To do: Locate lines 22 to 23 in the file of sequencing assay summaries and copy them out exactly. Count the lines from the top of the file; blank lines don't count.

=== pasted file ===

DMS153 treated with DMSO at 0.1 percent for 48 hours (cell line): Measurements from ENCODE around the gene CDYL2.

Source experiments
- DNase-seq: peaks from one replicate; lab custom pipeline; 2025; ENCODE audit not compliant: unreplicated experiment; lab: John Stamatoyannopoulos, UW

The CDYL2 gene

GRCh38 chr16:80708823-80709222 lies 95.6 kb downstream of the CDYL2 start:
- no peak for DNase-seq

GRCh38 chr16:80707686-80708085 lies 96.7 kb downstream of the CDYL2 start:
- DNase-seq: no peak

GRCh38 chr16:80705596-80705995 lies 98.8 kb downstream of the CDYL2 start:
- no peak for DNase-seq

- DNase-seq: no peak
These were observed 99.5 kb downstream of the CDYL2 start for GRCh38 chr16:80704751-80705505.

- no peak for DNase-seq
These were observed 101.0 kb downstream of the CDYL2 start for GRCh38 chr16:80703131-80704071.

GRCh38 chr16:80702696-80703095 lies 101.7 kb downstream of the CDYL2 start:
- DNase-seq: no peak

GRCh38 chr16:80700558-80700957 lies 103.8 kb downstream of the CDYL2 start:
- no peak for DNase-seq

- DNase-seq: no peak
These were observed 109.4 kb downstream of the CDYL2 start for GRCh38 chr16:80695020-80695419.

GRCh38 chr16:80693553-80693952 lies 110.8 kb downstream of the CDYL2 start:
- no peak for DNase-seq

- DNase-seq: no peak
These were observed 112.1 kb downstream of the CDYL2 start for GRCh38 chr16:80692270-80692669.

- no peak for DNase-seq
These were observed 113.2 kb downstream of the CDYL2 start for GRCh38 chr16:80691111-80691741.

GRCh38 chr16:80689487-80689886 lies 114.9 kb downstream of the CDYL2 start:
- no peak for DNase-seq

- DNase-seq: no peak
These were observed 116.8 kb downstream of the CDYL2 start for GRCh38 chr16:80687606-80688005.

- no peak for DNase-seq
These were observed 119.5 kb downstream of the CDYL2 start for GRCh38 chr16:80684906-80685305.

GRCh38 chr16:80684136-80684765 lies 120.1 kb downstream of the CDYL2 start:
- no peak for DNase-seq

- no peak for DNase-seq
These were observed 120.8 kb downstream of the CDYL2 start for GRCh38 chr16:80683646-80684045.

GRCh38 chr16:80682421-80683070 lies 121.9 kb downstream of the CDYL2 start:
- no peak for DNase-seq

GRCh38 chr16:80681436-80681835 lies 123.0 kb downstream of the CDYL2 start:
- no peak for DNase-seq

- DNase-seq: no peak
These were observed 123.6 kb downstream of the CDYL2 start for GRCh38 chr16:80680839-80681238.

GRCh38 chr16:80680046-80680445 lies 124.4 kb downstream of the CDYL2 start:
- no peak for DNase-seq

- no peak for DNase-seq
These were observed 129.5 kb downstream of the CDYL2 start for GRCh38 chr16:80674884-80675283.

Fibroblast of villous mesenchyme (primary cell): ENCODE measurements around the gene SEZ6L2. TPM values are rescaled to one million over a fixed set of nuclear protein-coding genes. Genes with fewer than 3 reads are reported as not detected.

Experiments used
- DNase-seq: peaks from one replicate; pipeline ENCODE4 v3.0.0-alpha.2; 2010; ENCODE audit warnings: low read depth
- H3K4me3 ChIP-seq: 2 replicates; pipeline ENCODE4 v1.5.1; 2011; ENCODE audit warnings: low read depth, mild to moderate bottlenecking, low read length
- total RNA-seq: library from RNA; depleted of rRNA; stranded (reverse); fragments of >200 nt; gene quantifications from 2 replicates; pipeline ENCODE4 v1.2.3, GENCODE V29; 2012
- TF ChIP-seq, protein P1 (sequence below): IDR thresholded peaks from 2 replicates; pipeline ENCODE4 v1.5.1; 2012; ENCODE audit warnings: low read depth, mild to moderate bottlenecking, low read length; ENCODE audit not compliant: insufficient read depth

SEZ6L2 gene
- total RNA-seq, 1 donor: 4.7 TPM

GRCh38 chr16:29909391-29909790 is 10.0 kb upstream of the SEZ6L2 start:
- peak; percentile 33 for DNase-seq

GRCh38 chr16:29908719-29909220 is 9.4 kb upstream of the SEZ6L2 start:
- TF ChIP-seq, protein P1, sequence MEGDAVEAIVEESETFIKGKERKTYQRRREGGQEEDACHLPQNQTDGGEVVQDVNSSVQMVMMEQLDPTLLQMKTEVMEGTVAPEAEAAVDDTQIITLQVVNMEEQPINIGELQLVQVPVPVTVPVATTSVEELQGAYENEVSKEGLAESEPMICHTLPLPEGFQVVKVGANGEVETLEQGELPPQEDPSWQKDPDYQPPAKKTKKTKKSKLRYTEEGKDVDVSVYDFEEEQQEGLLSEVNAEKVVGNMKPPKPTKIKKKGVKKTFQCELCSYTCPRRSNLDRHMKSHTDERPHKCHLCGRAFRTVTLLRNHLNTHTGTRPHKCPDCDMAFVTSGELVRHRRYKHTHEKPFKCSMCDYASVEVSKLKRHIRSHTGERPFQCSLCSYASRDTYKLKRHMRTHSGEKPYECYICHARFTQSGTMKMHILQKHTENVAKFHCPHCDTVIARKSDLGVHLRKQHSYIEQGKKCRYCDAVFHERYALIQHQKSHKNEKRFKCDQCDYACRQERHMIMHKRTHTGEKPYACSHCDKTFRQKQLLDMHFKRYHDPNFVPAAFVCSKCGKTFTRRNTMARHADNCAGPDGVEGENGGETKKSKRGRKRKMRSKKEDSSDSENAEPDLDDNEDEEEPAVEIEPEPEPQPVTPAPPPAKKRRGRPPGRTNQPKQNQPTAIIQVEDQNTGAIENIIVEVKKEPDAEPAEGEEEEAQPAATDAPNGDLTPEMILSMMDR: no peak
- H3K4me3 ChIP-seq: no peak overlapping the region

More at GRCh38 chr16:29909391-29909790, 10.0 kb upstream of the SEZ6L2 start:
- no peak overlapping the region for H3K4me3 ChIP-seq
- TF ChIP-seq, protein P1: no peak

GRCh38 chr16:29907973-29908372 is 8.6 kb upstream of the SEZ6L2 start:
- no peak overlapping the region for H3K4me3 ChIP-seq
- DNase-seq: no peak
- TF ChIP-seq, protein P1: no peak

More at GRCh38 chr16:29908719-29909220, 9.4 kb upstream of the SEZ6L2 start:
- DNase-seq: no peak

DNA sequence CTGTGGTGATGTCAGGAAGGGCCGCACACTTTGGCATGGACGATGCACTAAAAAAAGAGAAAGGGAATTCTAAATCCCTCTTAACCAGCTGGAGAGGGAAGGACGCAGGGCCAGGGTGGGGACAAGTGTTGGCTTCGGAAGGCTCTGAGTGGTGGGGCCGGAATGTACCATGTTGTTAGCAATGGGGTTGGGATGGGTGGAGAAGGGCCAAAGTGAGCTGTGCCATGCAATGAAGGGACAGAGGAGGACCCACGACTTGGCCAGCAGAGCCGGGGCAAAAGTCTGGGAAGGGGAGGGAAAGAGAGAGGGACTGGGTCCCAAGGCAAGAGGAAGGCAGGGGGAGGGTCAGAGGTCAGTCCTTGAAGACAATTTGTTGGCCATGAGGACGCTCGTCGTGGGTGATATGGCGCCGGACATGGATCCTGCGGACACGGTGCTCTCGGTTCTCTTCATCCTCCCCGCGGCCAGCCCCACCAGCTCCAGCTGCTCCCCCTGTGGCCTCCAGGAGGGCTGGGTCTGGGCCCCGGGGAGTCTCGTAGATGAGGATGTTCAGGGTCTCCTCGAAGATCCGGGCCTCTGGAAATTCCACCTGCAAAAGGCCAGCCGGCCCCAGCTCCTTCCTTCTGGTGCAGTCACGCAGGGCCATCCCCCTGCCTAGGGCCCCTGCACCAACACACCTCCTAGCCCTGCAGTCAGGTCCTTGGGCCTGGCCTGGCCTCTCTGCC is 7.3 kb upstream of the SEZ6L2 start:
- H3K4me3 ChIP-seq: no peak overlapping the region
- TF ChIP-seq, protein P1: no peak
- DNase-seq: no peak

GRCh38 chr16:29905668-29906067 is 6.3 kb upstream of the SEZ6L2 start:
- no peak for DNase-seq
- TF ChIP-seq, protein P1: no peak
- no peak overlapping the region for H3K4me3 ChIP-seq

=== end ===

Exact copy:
- no peak for DNase-seq

- DNase-seq: no peak